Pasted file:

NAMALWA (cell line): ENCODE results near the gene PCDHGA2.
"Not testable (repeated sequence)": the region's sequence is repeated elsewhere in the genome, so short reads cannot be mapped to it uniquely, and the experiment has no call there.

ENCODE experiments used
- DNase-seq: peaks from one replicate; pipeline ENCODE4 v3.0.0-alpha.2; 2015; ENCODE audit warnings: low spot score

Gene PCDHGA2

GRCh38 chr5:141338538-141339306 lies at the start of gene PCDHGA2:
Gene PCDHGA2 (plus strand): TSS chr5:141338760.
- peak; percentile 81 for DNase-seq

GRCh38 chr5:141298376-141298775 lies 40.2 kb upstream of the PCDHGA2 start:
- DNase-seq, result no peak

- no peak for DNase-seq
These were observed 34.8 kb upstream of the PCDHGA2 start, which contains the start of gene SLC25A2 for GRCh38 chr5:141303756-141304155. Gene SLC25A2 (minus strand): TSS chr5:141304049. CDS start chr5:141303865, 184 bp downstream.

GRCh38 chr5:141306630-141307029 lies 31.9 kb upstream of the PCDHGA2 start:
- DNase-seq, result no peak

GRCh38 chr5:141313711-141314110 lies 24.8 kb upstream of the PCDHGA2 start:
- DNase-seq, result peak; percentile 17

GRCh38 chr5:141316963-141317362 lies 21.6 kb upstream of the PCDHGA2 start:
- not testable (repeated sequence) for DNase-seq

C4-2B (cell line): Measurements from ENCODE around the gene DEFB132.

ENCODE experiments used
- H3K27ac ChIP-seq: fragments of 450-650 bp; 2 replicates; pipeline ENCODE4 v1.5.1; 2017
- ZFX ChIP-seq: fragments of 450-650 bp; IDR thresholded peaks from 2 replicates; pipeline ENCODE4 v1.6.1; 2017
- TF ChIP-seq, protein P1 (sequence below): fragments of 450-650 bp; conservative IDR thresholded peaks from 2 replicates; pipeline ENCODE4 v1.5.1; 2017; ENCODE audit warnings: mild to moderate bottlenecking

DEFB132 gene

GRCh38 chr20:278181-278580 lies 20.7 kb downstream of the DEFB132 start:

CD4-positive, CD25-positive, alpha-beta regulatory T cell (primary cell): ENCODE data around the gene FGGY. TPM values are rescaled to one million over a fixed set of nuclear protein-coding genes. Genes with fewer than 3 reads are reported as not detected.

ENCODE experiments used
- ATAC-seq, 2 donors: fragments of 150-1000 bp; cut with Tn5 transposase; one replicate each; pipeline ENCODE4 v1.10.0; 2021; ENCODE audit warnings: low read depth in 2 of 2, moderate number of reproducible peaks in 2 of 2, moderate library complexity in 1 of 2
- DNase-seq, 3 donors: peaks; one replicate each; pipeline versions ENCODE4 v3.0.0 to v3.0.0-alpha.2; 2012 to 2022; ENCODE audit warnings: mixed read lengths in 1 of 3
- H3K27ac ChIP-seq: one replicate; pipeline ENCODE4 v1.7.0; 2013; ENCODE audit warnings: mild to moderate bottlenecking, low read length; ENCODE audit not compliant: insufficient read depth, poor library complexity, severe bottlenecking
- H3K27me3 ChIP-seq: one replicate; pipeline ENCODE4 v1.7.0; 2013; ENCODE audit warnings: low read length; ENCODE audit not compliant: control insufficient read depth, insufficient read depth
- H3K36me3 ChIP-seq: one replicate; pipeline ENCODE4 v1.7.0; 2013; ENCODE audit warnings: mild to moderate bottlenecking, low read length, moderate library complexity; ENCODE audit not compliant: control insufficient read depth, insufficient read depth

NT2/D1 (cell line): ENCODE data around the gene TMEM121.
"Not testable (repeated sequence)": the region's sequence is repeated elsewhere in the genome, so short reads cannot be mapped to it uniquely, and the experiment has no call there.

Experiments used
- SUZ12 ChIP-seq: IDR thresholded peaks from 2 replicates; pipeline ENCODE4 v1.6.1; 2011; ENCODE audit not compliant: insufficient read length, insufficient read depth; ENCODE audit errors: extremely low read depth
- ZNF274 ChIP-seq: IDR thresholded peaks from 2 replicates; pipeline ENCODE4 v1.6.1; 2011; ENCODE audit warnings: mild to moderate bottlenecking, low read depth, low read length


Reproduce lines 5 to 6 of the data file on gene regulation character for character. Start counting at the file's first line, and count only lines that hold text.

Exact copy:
Gene PCDHGA2

GRCh38 chr5:141338538-141339306 lies at the start of gene PCDHGA2: